New Seattle Gun Law Leaves Homeowners Unprepared For A Break-In
Seattle passed a law Monday requiring gun owners to store firearms unloaded and in a secured container.
CB119266 was passed unanimously by the Seattle City Council and makes it a civil infraction to keep firearms unlocked or loaded while not under control of the owner, imposing a fine of up to $500.
Violating the ordinance can result in even higher penalties, up to $1,000, if the firearm is accessible to a minor or an “at-risk” person. It can incur penalties of up to $10,000 if a minor, “at-risk” person or prohibited possessor obtains the firearm and uses it to harm oneself or another. (RELATED: Massachusetts Governor Signs Gun Seizure Bill)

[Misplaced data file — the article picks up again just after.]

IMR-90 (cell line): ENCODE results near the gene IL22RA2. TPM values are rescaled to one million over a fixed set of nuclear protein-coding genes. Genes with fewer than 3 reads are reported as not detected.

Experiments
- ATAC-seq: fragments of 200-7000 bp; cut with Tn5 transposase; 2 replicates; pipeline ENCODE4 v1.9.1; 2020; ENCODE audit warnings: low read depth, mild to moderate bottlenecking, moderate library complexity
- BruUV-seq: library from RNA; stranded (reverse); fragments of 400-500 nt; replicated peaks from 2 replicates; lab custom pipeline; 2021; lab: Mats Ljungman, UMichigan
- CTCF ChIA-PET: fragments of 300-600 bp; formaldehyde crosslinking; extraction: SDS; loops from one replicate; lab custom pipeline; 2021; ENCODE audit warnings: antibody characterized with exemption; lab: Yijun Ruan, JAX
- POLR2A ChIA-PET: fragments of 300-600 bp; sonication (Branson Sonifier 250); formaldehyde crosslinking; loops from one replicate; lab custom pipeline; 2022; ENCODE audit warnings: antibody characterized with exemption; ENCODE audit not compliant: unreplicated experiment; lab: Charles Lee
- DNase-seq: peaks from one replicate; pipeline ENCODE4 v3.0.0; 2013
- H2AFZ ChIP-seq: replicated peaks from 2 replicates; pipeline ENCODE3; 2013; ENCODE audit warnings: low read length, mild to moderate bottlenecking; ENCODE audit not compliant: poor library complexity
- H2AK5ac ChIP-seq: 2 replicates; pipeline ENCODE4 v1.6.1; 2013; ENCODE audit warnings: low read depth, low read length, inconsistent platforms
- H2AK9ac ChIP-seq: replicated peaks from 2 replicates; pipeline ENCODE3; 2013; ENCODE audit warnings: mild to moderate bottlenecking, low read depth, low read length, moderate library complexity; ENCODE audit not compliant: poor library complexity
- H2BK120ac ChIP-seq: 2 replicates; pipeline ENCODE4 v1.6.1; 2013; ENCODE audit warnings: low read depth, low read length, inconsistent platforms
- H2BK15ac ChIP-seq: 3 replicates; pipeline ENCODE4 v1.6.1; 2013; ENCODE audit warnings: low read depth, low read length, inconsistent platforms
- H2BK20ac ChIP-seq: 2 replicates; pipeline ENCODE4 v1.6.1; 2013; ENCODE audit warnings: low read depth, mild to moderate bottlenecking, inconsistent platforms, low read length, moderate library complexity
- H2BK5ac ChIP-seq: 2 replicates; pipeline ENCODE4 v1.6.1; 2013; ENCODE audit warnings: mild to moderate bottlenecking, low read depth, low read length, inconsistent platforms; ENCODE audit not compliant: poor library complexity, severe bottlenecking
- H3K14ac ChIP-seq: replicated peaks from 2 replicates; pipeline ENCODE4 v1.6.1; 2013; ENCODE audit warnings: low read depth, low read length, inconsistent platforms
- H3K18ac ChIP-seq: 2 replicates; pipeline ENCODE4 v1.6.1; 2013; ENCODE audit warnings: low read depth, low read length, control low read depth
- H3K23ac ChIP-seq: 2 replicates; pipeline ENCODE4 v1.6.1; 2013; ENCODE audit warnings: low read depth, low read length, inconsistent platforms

“This is the kind of action we need to save lives,” Democratic Mayor Jenny Durkan said in a statement. “While we can’t prevent every gun death or injury, we can take steps to help prevent future tragedies.”
“Seattle is unafraid to be a leader and take legislative action on measures to reduce and prevent gun violence,” Durkan continued.
Gun rights advocates have long opposed mandatory storage requirements, arguing that circumstances between gun owners vary widely — a gun owner in a rural area has different needs than that of a gun owner with children in a city.
A study on safe-storage gun laws found that such requirements actually increased instances of property crime and violent crime, but had no significant impact on juvenile suicides or accidental gun deaths.
Second Amendment organizations such as the Gun Owners of America and the National Rifle Association argue that safe-storage laws render a firearm useless in a self-defense emergency, such as a break-in.
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